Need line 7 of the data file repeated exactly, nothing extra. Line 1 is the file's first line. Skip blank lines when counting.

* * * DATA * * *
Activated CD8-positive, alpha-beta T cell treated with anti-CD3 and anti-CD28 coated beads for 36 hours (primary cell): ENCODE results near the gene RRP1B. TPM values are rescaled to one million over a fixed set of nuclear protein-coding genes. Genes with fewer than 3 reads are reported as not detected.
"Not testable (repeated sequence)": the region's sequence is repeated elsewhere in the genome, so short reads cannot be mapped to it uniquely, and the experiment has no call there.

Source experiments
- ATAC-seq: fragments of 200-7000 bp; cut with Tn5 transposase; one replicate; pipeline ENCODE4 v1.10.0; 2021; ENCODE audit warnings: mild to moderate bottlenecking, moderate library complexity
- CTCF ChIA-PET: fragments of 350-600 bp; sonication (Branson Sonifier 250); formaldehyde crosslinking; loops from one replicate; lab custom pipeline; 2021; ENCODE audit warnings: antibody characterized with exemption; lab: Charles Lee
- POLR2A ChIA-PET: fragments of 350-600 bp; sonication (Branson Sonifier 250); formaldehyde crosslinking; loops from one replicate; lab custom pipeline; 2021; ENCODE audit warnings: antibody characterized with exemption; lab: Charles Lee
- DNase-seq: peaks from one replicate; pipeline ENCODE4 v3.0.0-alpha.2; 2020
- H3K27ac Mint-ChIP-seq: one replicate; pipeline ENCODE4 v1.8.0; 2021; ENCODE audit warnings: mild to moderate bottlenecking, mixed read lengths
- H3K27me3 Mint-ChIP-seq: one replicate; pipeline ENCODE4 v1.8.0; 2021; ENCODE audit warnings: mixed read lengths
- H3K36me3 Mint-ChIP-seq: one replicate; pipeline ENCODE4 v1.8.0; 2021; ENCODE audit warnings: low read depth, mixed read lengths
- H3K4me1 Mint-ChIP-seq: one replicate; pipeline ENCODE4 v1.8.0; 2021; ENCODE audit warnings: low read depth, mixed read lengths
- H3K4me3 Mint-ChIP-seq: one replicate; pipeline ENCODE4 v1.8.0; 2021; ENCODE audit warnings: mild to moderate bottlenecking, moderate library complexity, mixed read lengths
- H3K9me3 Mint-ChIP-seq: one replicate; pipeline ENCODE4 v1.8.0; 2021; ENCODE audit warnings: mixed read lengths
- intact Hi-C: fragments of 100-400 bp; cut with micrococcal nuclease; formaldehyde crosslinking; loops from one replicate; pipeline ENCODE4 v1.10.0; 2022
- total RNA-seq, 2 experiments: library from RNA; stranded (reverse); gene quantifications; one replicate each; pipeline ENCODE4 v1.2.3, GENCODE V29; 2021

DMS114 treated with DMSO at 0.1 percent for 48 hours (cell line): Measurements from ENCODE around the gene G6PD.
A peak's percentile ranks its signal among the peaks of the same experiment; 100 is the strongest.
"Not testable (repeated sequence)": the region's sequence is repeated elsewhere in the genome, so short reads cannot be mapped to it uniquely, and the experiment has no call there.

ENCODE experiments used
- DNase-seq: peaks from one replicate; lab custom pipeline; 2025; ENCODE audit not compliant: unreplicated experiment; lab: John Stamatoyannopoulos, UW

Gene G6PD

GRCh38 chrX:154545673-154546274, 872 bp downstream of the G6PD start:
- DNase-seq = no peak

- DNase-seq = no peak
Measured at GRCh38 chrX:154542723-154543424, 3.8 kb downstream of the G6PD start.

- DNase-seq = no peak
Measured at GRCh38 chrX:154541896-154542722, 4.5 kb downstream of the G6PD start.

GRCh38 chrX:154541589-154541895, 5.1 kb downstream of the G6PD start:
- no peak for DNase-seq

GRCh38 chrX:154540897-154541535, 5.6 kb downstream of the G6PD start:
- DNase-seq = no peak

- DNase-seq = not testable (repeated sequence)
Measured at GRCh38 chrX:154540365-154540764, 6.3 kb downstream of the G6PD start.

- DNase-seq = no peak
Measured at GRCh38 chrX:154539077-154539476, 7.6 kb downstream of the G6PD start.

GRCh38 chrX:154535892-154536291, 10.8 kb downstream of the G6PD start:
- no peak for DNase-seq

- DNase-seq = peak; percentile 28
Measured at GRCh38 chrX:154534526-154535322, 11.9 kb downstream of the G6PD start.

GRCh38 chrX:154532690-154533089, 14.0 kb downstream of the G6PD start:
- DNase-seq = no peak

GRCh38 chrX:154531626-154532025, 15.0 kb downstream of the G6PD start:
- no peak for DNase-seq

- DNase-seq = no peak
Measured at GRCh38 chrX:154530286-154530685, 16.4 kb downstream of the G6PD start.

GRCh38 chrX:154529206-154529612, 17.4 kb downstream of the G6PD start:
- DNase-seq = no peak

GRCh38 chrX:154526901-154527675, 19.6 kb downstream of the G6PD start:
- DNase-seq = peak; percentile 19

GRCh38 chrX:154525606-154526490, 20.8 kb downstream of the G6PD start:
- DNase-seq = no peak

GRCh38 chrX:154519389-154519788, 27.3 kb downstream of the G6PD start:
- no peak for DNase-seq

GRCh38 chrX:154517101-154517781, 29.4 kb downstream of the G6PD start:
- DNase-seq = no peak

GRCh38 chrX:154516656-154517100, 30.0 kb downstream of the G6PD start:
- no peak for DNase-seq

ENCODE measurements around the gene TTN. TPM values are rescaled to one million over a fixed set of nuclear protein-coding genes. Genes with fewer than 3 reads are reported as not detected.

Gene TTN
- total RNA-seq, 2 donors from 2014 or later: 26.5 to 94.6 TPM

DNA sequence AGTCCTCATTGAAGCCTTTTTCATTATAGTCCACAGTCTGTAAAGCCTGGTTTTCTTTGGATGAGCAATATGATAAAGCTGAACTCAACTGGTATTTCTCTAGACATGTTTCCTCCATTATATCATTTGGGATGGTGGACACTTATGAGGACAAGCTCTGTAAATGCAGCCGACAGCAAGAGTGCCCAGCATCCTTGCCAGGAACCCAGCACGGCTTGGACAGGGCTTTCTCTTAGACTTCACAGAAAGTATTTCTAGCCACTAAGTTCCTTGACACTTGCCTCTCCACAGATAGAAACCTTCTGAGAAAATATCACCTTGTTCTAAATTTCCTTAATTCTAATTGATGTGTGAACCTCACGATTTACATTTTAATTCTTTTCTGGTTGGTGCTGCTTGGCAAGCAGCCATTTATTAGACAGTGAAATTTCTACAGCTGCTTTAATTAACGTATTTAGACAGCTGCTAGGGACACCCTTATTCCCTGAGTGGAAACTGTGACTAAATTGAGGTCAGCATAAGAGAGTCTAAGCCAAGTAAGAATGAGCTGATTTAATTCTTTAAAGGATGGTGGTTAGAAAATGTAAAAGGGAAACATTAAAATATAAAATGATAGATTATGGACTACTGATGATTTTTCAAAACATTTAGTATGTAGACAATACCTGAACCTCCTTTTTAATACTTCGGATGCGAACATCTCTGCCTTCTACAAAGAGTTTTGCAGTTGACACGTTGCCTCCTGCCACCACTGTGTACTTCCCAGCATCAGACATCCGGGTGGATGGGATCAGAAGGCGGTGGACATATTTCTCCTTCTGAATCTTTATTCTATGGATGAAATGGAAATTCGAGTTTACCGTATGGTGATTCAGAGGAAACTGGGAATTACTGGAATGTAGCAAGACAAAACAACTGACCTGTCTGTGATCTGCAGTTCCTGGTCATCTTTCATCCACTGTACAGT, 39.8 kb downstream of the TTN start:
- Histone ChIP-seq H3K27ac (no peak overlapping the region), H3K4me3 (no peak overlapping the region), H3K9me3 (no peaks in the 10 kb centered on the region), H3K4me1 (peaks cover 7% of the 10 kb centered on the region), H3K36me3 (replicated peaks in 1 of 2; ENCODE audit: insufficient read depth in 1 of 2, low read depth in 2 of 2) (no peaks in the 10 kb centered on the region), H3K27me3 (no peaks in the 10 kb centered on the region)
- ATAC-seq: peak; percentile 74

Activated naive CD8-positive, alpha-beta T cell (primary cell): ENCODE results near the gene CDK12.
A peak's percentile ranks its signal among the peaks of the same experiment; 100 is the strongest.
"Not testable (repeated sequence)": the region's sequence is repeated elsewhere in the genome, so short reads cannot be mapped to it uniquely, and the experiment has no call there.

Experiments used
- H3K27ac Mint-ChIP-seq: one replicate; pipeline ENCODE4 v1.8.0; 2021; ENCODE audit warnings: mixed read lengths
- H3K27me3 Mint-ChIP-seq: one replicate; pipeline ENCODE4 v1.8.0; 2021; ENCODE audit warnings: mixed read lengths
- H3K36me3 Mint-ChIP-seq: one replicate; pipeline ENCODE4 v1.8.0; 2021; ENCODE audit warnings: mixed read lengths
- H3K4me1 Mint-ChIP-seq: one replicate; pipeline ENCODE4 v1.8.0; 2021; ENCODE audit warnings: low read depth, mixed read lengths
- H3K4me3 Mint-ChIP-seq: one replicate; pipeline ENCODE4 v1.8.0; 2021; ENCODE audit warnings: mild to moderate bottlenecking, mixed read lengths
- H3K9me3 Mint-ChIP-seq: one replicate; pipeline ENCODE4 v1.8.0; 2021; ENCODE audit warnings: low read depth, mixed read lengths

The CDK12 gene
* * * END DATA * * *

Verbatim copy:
- DNase-seq: peaks from one replicate; pipeline ENCODE4 v3.0.0-alpha.2; 2020